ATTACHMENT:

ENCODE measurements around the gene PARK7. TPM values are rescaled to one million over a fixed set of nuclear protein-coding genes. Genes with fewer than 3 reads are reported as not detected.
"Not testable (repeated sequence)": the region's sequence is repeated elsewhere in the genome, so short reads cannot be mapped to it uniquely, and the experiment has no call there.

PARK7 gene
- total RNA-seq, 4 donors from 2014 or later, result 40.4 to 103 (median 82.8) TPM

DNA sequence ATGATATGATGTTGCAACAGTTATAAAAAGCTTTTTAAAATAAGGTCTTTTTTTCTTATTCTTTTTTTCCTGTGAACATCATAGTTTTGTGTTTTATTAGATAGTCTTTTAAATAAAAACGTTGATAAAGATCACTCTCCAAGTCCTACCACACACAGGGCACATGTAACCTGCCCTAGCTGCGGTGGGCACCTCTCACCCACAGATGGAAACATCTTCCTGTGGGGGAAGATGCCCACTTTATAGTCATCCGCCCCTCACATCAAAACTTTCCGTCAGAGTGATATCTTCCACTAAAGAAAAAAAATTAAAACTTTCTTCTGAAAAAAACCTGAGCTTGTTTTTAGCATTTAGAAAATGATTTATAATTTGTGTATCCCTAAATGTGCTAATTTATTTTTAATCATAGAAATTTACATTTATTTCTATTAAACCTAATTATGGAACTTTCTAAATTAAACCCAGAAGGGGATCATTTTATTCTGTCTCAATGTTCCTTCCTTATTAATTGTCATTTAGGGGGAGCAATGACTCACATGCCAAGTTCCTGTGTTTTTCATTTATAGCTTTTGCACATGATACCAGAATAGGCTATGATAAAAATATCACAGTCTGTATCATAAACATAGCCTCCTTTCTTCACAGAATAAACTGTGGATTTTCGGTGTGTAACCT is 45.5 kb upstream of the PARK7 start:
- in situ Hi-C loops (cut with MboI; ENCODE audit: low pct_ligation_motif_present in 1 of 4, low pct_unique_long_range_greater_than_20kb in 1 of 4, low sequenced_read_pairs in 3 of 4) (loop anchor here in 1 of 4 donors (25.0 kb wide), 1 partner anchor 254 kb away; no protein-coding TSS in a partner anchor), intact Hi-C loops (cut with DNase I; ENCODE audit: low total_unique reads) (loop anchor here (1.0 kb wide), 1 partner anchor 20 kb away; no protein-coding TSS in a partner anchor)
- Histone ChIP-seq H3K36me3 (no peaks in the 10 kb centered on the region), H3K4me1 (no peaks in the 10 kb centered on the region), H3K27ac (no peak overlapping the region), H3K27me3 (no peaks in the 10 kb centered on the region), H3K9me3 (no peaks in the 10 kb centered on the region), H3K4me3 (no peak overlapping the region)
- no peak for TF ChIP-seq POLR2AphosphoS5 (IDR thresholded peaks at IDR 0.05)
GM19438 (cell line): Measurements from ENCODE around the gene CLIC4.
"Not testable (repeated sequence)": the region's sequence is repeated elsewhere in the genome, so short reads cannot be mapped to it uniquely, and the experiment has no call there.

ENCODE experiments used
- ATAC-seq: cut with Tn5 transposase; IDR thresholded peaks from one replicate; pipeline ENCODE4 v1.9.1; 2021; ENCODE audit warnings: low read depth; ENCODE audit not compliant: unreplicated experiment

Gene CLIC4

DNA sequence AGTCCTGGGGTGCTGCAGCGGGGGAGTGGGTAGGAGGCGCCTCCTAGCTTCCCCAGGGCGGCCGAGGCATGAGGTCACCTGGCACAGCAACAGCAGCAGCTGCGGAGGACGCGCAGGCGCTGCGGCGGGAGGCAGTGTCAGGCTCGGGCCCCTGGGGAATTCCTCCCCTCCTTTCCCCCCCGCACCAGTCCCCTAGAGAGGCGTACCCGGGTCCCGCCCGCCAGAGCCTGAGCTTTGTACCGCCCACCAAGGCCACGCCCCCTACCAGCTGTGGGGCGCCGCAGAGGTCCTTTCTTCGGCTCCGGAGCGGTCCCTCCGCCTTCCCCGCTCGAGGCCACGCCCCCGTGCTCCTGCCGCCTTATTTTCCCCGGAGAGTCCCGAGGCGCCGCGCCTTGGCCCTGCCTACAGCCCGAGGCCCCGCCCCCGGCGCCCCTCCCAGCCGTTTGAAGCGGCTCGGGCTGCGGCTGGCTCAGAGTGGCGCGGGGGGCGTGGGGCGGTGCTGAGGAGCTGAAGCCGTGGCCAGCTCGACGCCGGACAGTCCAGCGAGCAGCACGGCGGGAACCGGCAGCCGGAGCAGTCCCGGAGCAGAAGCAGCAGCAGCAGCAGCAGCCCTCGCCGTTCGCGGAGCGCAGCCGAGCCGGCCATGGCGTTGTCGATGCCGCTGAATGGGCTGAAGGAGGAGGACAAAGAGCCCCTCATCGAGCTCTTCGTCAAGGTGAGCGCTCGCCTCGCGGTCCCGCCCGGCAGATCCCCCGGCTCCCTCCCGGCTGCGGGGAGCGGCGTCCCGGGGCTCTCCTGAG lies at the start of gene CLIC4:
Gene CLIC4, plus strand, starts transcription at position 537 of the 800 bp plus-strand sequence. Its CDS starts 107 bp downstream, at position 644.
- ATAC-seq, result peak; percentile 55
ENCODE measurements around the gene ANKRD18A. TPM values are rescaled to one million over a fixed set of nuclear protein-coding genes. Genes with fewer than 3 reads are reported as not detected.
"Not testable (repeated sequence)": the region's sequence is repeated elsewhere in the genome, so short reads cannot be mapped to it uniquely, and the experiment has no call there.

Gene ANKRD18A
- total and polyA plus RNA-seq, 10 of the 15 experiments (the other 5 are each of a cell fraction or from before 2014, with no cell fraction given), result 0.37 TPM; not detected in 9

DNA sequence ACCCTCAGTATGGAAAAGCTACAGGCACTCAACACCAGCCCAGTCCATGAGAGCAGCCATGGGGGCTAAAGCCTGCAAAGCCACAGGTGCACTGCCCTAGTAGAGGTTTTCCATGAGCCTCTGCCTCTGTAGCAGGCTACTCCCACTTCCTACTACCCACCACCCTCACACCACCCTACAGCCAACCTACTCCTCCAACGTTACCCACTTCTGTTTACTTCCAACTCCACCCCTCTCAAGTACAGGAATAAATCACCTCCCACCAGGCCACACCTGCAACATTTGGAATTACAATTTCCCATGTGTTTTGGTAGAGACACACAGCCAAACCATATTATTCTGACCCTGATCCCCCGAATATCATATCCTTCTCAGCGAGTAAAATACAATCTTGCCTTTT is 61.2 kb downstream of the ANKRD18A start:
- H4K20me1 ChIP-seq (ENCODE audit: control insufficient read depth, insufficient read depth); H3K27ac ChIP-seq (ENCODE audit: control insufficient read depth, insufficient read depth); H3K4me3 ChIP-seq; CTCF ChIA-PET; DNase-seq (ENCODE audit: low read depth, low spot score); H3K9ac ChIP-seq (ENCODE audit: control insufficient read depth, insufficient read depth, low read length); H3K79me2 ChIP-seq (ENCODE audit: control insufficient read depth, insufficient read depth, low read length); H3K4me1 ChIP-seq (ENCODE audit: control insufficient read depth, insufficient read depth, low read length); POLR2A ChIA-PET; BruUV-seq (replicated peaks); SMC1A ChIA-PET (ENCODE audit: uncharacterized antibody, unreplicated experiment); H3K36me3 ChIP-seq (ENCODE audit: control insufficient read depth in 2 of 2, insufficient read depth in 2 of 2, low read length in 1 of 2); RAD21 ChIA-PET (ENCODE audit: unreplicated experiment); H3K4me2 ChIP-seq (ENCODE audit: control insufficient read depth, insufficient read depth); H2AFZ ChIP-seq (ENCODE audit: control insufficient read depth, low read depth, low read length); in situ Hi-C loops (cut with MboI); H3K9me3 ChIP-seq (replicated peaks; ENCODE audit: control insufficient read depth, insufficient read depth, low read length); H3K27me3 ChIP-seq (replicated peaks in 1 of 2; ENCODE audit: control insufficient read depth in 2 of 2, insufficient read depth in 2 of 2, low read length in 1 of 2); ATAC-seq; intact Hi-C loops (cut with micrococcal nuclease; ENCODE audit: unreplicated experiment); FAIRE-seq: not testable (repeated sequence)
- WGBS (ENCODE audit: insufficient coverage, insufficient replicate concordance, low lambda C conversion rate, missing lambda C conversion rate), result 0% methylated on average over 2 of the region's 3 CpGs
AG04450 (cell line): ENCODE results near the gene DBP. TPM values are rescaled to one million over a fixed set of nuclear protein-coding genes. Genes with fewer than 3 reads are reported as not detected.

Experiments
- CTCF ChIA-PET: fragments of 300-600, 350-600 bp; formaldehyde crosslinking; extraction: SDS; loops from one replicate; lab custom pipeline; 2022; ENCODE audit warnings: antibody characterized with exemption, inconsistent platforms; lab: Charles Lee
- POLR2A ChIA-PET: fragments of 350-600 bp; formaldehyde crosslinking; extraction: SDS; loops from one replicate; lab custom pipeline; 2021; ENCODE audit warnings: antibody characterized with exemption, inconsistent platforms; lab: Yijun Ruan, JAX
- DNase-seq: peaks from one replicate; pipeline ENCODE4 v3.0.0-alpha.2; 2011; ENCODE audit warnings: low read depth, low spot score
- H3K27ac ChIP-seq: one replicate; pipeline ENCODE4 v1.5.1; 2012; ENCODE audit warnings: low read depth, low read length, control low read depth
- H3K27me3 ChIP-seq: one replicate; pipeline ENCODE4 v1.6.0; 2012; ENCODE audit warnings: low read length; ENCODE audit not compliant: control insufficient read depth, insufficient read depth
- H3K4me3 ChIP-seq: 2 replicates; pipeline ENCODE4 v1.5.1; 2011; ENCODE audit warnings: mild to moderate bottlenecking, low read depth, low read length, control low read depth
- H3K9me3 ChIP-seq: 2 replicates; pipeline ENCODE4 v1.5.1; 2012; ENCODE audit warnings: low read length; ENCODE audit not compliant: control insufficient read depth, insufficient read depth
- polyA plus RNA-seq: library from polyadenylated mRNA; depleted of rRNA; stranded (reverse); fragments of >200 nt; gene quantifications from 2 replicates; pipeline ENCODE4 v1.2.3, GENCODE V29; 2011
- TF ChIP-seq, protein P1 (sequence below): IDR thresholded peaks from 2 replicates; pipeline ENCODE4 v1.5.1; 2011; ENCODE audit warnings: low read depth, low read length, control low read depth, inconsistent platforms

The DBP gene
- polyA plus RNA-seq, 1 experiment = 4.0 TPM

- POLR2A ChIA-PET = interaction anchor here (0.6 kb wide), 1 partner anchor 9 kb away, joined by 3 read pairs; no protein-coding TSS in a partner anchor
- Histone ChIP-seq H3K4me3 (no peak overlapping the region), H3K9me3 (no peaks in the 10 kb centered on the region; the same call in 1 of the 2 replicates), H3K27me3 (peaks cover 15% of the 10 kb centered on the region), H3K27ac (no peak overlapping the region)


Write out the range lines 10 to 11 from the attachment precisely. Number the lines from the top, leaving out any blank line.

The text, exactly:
"Not testable (repeated sequence)": the region's sequence is repeated elsewhere in the genome, so short reads cannot be mapped to it uniquely, and the experiment has no call there.

ENCODE experiments used